40th jubilee since Jesus Christ came, announcing freedom, healing
and good news for the poor. We identified with the cause of the Jubilee
2000 campaign, distributing cards for people to sign and send to Tony
Blair and Gordon Brown before the G7 Summit in Okinawa. We delivered
a petition to Clare Short's office as we passed through London. We
wore our "Drop the Debt" T-shirts each day and shared about
the whole theme with a total of 1,700 schoolchildren who either walked
with us or heard us in assemblies. This theme was also prominent in
the radio interviews and newspaper articles and in our one TV appearance
on Anglia TV. Jeremy Weightman of YWAM prepared the press releases
and did an excellent job on the media side.
Walking with schoolchildren was another special aspect. One especially
memorable occasion was when 600 children from two schools in Chatteris
joined us. Many of them had made flags of the meridian nations and
it was deeply moving seeing them line the street and wave their flags
and cheer as we walked past. Later Monette taught them her call and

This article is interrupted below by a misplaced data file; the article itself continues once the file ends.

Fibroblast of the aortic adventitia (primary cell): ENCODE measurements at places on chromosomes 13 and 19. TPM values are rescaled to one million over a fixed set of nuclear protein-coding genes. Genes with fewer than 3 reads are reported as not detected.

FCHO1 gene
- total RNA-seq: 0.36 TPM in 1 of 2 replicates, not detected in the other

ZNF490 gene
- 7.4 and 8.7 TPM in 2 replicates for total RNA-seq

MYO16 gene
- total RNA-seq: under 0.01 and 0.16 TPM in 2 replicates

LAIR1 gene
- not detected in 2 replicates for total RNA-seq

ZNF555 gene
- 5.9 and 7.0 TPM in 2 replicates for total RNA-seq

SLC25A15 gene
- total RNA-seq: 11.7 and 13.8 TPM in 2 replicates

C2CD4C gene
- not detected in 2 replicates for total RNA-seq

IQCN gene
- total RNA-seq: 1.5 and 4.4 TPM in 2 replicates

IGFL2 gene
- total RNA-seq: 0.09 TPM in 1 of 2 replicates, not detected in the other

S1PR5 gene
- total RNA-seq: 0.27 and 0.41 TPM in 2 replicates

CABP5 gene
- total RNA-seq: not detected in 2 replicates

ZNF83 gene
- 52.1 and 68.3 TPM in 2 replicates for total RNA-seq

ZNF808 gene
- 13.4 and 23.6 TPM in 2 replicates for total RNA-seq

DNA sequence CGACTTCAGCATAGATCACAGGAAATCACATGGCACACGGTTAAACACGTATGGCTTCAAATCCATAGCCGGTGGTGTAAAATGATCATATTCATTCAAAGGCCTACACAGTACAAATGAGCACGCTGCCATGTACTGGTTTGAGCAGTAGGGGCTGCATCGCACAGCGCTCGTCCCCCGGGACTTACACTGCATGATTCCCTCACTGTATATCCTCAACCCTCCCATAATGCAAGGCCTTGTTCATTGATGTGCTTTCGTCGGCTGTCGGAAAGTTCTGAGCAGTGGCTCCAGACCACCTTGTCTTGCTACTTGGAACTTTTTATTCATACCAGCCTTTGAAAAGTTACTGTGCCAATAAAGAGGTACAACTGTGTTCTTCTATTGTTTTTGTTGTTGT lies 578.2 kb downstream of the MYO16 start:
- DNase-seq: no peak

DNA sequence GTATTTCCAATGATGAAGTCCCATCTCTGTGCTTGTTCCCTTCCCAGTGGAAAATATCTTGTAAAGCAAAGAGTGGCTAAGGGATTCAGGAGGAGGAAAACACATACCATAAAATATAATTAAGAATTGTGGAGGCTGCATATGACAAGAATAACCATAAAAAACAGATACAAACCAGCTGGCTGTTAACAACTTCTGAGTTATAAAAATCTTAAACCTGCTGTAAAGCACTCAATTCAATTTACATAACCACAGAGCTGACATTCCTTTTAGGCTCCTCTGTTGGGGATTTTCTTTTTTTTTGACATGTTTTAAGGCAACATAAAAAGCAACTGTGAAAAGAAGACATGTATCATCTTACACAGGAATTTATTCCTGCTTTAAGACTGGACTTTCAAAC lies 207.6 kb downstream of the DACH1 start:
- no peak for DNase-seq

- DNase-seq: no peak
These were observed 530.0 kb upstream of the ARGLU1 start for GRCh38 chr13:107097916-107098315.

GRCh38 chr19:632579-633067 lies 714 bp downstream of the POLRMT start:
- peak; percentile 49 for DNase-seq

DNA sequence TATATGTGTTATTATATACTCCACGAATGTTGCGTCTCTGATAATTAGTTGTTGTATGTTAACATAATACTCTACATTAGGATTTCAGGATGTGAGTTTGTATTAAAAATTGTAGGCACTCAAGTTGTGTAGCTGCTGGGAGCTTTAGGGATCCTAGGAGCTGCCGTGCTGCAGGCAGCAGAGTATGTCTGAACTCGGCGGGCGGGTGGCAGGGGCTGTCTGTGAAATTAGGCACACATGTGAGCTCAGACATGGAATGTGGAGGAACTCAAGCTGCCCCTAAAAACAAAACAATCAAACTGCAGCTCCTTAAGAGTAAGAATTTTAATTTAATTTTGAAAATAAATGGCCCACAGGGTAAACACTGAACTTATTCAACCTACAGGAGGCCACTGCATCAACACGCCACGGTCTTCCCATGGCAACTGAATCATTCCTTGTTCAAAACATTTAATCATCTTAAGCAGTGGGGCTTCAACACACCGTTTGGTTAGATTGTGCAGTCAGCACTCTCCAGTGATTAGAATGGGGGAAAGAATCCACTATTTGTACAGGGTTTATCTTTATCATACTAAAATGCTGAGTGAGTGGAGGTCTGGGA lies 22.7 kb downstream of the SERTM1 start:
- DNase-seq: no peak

hearing that sound from hundreds of children was definitely spine-tingling
stuff! We felt that not only were we affirmed in a wonderful way,
but also something really significant happened for those children,
because Chatteris is definitely white Anglo-Saxon and welcoming the
stranger was important for them too.
schools who participated either gave donations at the time or sent
them after other sponsored events later. This was towards the literacy
projects and schools we are supporting in African meridian nations.
the smaller groups of pupils, we gave teaching, not only about the
Jubilee 2000 campaign, but also about the meridian line, the story
of the snake on the pole, slavery and about reconciliation issues.
Many pupils (and adults too) asked us about our symbols that we carried
every day - the rainbow snake on it¹s pole and our alternative English
flag of the oak tree.
with the pupils from New Addington
there were surprises such as when a small group of pupils from New
Addington Secondary School walked a short distance with us and led
us out onto a road which was filled with all sorts of rubbish left
by gypsies. Somehow the environment seemed to match the sense of hopelessness
in those lads. We shared briefly with them about the hope Christ came
to bring and we sang our blessing ("May the strong love of the
Father surround you") to them before they left.
Takes Its Course
"We will walk the line, come rain or shine" - well it wasn't
exactly normal weather! After a dry but windy start, there was a roasting
weekend near Louth, but by the time Marguerite flew in from the Sahara